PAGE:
A higher freight rate is an additional factor that is presently keeping the DDGS sales pace slow. The higher rates are not an unexpected event: This commentary has warned about it repeatedly in the past. Freight increases took place as logistical companies have sought to take advantage of increased demand that stems from a bumper crop. However, the reduced activity at trans-loaders in Minneapolis and Chicago may be an indicator that the price increases for freight have been taken too far.

The high freight costs just incentivize buyers to keep their purchases small and apply additional pressure on merchandisers to reduce their asking prices. The growing competition to move pent-up DDGS production came into full fruition this week as domestic DDGS prices declined on average by an additional $10/MT, and rates on containerized product declined by more than $20/MT. Such declines make DDGS prices very favorable in relation to corn contracts. So, when some sort of rebound does happen in corn the increase in DDGS prices could actually outpace the increase in corn contracts.  

Ethanol Comments: There was a slowdown in the sharp declines that have recently occurred in the differential between the cost of corn and returns on co-products of ethanol and DDGS. There was even a slight improvement this past week in the differential in the Nebraska region. Please note, the year-ago values will be unavailable for several weeks in the data below because of the government shutdown that occurred last year. The differential for the week ending Friday, October 3, 2014 is as follows:

  • Illinois differential is $2.12 per bushel, in comparison to $2.28 the prior week.
  • Iowa differential is $1.99 per bushel, in comparison to $2.07 the prior week.
  • Nebraska differential is $1.84 per bushel, in comparison to $1.79 the prior week.
  • South Dakota differential is $2.18 per bushel, in comparison to $2.26 the prior week.

The average daily ethanol production rate of 881,000 barrels per day (bpd) declined slightly from the week-ago level of 889,000 bpd. This current level of production is only slightly above the year-ago level of 875,000 bpd. However, there was an unfavorable increase in the amount of total U.S. ethanol stocks to 18.8 million barrels. That is 1.3 percent above the prior week’s level of 18.6 million barrels and a substantial 21.4 percent above the year-ago level of 15.5 million barrels.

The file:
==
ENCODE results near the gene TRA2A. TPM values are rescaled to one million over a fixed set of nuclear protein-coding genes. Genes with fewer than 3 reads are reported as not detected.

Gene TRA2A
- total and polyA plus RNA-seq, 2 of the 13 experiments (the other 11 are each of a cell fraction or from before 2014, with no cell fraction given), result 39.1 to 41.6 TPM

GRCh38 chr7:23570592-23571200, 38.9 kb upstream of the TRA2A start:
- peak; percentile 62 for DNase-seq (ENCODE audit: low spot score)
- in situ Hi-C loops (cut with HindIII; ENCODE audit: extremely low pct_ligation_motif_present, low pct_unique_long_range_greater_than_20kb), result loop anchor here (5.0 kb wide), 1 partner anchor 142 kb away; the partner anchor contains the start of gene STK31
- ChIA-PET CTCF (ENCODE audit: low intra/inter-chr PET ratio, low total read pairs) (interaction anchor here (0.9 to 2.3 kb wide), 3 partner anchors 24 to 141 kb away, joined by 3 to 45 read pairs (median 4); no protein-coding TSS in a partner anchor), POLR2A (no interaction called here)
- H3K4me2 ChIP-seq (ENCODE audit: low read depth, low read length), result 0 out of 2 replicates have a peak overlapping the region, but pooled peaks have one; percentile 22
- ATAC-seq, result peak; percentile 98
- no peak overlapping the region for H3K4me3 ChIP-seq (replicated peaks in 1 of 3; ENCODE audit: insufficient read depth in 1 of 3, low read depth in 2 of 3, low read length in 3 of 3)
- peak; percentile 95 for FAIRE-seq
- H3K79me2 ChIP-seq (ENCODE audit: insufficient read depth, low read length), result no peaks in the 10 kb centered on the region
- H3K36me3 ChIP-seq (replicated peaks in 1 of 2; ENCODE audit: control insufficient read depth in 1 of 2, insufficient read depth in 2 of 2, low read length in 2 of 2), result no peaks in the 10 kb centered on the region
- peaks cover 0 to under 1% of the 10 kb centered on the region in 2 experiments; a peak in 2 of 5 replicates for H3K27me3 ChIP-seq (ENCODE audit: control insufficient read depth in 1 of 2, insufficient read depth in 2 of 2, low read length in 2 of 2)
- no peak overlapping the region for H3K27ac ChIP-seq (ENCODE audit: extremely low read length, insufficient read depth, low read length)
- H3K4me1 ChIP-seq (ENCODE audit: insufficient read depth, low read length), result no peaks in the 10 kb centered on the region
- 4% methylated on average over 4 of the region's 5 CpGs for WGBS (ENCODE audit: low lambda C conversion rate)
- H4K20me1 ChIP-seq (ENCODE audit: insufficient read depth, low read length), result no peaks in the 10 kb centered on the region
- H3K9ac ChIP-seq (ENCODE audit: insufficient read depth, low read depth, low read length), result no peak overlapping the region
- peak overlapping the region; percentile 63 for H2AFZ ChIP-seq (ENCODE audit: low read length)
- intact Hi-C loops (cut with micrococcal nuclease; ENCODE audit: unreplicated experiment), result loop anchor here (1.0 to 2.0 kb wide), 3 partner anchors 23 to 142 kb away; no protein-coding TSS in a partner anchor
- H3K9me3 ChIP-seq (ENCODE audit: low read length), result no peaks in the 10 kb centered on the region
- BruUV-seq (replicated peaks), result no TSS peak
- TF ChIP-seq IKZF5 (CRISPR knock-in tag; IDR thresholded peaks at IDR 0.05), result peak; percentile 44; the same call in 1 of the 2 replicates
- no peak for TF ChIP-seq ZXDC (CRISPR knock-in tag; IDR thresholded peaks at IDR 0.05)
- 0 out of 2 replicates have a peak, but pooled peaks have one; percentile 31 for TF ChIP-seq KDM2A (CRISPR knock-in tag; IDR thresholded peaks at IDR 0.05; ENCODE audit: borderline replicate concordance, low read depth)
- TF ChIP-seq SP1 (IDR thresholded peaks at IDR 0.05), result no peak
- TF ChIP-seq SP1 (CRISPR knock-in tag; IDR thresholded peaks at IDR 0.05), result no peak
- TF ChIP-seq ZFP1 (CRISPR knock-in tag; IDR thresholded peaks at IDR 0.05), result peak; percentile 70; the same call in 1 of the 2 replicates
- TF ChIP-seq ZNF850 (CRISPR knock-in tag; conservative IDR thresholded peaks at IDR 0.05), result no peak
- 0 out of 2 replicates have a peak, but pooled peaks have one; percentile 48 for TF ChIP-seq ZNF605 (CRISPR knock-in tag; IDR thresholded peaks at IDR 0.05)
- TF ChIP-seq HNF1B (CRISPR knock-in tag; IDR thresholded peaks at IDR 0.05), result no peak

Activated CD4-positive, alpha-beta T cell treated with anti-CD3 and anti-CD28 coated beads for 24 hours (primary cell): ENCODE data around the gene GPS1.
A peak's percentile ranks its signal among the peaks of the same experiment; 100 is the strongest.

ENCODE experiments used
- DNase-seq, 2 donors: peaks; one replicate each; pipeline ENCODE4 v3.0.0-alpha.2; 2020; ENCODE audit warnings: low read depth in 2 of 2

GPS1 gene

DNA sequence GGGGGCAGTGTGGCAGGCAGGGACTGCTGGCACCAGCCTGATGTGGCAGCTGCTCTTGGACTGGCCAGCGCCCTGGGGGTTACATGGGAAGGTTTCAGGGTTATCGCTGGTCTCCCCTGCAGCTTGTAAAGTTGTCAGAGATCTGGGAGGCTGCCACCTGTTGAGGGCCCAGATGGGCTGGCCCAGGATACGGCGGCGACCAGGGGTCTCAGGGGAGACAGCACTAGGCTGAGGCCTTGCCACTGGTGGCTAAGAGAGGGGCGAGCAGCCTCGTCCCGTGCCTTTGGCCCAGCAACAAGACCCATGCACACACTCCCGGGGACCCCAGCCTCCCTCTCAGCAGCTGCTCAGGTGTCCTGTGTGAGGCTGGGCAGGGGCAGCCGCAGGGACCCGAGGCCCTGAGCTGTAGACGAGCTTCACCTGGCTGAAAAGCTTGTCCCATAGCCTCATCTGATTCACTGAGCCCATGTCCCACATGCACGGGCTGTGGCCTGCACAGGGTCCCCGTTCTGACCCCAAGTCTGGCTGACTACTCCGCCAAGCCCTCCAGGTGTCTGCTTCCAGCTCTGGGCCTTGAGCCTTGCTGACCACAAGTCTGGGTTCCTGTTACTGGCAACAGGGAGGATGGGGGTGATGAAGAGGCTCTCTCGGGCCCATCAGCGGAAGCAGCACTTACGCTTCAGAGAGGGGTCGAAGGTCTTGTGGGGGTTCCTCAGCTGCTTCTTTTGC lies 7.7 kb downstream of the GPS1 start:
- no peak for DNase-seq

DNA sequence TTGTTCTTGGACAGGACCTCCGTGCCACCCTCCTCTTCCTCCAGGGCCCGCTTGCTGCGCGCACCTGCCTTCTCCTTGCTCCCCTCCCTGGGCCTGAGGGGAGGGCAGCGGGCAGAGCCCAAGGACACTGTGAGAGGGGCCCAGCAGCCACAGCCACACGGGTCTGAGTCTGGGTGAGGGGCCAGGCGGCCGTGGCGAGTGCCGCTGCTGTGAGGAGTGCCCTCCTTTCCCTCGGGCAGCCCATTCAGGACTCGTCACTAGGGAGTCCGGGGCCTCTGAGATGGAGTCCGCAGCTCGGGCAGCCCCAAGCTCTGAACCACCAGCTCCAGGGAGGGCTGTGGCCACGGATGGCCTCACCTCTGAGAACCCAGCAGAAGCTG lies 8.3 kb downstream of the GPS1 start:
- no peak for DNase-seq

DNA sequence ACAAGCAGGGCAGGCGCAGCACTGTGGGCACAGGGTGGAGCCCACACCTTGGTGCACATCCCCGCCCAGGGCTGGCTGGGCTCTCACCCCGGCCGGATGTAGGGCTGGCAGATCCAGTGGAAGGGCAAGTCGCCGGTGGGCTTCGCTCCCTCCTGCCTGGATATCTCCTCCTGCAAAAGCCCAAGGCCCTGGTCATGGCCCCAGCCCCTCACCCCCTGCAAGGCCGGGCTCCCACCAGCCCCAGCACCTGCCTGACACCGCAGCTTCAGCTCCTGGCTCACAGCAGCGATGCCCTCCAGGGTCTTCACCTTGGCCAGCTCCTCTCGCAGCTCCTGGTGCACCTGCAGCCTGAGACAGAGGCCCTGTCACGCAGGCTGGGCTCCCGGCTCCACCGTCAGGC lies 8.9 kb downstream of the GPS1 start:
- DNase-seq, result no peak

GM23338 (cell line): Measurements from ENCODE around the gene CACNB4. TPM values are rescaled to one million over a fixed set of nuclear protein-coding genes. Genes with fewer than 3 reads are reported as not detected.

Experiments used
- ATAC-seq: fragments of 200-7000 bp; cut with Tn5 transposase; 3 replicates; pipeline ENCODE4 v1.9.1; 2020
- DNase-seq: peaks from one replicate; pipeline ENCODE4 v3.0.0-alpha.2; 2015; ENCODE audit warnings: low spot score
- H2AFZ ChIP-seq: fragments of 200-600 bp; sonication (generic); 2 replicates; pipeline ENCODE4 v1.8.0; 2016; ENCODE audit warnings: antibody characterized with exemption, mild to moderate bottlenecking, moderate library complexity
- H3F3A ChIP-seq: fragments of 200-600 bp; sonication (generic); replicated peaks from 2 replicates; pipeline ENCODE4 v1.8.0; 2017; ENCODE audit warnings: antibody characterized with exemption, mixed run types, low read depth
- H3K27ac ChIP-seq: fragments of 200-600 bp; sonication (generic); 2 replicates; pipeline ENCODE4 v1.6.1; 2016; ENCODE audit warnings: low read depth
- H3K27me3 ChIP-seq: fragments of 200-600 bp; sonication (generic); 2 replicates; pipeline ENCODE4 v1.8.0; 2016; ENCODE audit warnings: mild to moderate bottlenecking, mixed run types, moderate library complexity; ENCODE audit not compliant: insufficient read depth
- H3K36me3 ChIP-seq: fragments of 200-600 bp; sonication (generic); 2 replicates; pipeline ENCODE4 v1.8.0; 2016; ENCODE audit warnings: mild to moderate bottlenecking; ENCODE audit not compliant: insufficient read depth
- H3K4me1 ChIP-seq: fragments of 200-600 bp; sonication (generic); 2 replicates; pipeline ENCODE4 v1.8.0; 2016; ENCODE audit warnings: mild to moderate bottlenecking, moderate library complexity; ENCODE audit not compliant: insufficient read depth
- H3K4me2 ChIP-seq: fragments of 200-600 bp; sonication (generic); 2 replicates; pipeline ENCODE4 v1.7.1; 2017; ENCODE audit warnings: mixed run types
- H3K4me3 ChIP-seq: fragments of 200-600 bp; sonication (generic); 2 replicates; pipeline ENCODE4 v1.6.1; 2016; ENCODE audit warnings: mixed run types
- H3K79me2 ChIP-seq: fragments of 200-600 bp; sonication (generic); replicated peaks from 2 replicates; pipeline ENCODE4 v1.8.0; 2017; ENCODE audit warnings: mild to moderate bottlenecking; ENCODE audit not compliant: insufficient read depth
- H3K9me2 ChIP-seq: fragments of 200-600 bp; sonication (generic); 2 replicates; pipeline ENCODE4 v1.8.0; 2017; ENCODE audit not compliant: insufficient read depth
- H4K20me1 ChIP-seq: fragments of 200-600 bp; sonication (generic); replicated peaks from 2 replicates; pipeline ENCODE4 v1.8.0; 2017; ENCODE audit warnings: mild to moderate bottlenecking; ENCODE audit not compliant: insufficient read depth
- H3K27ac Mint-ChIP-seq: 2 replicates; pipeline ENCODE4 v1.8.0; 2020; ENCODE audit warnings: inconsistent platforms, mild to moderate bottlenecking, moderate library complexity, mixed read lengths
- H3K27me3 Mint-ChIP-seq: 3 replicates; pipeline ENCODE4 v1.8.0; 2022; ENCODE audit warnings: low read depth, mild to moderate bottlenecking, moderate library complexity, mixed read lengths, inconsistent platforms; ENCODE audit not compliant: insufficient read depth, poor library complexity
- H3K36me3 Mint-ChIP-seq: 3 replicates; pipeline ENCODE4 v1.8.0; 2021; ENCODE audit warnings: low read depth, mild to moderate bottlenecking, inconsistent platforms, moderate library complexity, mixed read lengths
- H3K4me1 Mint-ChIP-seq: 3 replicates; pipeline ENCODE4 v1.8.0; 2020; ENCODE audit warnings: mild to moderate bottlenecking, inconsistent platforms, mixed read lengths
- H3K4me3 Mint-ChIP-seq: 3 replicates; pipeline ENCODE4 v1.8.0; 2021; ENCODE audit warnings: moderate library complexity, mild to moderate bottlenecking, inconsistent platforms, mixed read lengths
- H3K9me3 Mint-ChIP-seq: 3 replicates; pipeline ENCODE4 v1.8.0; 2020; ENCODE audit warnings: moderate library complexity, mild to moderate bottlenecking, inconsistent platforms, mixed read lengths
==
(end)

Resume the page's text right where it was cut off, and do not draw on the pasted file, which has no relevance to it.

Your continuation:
7. Country News

EU: ADM Germany has announced that the European Union’s corn crop is expected to total some 70.46 MMT, which is a substantial increase over last year’s 64.48 MMT, According to Reuters.

Iraq: The United Nations has estimated that the Islamic State now controls substantial portions of Iraq’s grain growing regions and that their advance forced many farmers to flee their land in the midst of the barley harvest, reports Reuters. Iraq’s Ministry of Agriculture has also expressed concern about next year’s barley crop, given that farmers traditionally use seed stock from the previous harvest when planting. Nineveh Province alone is usually sown with 835,000 hectares of barley, but it is unclear to what extent the fields will be planted.

South Africa: South African yellow corn for December delivery has dropped to $161/MT, according to Bloomberg News. This is yellow corn’s lowest price in three weeks. Further, the Crop Estimates Committee has maintained its estimate for the yellow corn harvest at 6.6 MMT.

Ukraine: Persistently hot weather in the late summer likely cut Ukraine’s corn harvest by 13 percent to total some 27 MMT, according to Reuters. Following last year’s record 30.9 MMT crop, farmers had planted corn at a record high 4.8 million hectares. However, poor weather may have cut yields to 5.2-5.6 MT per hectare, down from the 6.4 MT per hectare seen last year. 

8. Ocean Freight Markets and Spread

9. Ocean Freight Comments

Transportation and Export Report: Jay O’Neil, O’Neil Commodity Consulting: It is the Golden Week festival in China and many people are on holiday. However, we did witness a flurry of activity early in the week and markets were firmer in the U.S. Gulf-Atlantic, especially in the Handymax and Panamax sectors. Overall, we continue to see freight markets moving in a teeter-totter motion from week to week without really showing any conviction yet to any particular direction.

The U.S. PNW Panamax rates to Asia did not truly decline in value this week, but I had to adjust the below rates lower to correct for an earlier over estimate on the high side.

The Capesize market gained a few cents, but was losing some ground it had made by week’s end.

For another week the only freight markets on fire are the North American rail car and river barge markets. Barge freight on the Mississippi River system is trading at over 1,000 percent of tariff. The corn and soybean harvests are progressing well and shippers are paying big premiums for interior transportation.

Below is a recent history of freight values for Capesize vessels of iron ore from Western Australia to China:

The charts below represent January-December 2013 annual totals versus year-to-date 2014 container shipments to Thailand.

10. Interest Rates